Owners of most Portland bars and tasting rooms remained in limbo this week after Gov. Janet Mills indefinitely delayed the reopening of indoor service amid surging COVID-19 cases.
But not Shaun McCarthy, one of the few who saw this coming.
McCarthy for 40 years has owned the Fore Street pub Dock Fore, which reopened Aug. 1 under a new restaurant and lounge license. McCarthy said he made the decision to switch his license and expand his menu, which allowed him to open this summer.
“If I had a lounge, a bar, or a tavern license I’d be in the same boat as (most others),” McCarthy said Monday. “I’d be totally up against the wall.”
While the Mills administration had anticipated allowing Maine’s bars and tasting rooms to reopen for indoor, seated service on Monday, Nov. 2, unprecedented numbers of COVID-19 cases statewide have stalled the move.
According to a Nov. 1 press release from the governor’s office, there were 103 new cases of COVID-19 on Friday, Oct. 30 – the highest single-day increase in Maine since the beginning of the coronavirus pandemic nearly eight months ago.
Mills’ statement said she is “deeply sorry” to owners and employees of the state’s bars and tasting rooms.
“We realize this decision will cause hardship. We do not take this action lightly, but the rapid rise in cases in just the past six days means that we cannot in good conscience proceed with the planned reopening,” the governor said.
McCarthy said if he had not decided to change his licensing three months ago, his establishment would not be open now. He also acknowledged he is in a “different scenario” than many other local bar owners, because he owns his building outright and does not have to worry about paying rent.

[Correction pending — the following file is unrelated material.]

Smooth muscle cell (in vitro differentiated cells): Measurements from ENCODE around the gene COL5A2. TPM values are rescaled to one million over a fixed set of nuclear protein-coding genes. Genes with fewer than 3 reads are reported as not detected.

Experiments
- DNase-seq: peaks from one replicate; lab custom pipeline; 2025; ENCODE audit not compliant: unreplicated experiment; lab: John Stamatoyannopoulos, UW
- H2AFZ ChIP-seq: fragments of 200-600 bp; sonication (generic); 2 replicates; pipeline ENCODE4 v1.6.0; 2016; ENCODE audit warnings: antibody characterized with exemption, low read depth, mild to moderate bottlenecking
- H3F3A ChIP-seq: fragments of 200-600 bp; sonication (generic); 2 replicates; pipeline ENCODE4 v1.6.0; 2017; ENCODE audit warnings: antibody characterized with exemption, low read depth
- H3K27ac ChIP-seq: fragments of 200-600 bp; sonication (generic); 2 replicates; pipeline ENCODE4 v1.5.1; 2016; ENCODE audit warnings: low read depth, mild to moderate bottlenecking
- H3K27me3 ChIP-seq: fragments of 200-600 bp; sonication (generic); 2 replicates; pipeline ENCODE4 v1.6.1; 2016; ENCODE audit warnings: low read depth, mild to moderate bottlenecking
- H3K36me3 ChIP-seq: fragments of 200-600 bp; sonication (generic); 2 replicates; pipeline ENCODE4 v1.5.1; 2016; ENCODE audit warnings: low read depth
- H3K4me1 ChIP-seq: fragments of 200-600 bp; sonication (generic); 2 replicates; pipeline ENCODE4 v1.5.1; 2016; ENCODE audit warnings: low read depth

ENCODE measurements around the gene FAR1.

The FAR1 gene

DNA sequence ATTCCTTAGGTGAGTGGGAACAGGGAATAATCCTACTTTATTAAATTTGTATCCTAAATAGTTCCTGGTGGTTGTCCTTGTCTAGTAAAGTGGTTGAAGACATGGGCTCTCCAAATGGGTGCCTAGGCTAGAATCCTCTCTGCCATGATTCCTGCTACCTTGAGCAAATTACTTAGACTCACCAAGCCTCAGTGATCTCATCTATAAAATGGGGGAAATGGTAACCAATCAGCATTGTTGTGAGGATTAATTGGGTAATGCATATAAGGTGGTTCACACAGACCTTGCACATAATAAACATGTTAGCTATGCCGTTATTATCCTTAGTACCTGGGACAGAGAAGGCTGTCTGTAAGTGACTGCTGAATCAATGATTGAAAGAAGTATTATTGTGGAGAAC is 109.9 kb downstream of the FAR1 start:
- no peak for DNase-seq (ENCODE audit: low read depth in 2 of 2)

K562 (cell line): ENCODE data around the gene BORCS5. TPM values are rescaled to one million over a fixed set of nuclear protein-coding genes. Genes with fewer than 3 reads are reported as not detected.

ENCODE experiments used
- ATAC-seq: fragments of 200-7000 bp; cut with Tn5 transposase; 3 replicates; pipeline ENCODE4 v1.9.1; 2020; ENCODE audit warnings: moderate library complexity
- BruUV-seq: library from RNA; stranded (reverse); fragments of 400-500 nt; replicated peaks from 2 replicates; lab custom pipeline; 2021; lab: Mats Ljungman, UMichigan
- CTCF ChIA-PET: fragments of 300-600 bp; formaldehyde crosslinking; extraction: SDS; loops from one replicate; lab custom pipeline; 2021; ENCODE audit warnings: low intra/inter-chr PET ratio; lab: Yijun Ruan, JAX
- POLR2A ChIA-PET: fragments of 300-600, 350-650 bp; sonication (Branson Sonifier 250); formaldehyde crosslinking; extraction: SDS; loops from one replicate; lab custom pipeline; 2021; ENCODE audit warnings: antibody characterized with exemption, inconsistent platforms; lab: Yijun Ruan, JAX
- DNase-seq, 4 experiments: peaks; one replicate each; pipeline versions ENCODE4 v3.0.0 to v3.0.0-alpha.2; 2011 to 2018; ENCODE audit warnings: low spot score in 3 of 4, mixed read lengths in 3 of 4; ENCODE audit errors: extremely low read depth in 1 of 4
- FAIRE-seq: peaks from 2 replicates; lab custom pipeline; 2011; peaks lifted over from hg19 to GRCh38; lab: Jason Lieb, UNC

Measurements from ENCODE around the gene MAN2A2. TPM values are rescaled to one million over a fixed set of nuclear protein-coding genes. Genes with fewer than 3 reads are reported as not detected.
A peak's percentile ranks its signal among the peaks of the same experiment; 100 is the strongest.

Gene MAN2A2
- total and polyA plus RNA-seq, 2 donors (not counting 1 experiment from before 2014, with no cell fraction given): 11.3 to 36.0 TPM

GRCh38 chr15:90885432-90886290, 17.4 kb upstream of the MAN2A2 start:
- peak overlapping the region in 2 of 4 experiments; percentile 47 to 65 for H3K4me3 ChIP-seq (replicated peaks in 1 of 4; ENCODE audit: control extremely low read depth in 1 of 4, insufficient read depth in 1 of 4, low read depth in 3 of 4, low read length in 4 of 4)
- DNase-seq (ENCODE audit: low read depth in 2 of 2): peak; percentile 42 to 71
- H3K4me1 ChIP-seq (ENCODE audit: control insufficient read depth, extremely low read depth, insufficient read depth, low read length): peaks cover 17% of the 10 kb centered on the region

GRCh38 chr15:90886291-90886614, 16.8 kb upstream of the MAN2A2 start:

Under state law, McCarthy’s license requires “at least a minimum amount of the gross annual income” of the establishment to come from food sales. The amount of required food income varies based on the size of the municipality. In places with more than 50,000 people, like Portland, a year-round Class A restaurant must make a minimum gross annual income of $50,000 from the sale of food to keep its license.
Establishments with other classes of liquor licenses are required to sell food alongside liquor offerings under state law with no minimum amount of income required from food sales. They will remain closed, however, under Mills’ continuing emergency order.
While having a Class 11 license allowed Dock Fore to open again, it will join other restaurants around the state in adhering to tighter restrictions due to the recent rise in virus cases.
Effective Wednesday, Nov. 4, indoor gatherings across the state will again be limited to 50 people, regardless of a restaurant’s capacity. The gathering limit on outdoor activities remains at 100 people under existing guidelines, with physical distancing and the use of face coverings required.
McCarthy said the biggest group a restaurant is currently allowed to have is a party of eight, and Dock Fore has one table that can accommodate that number of diners.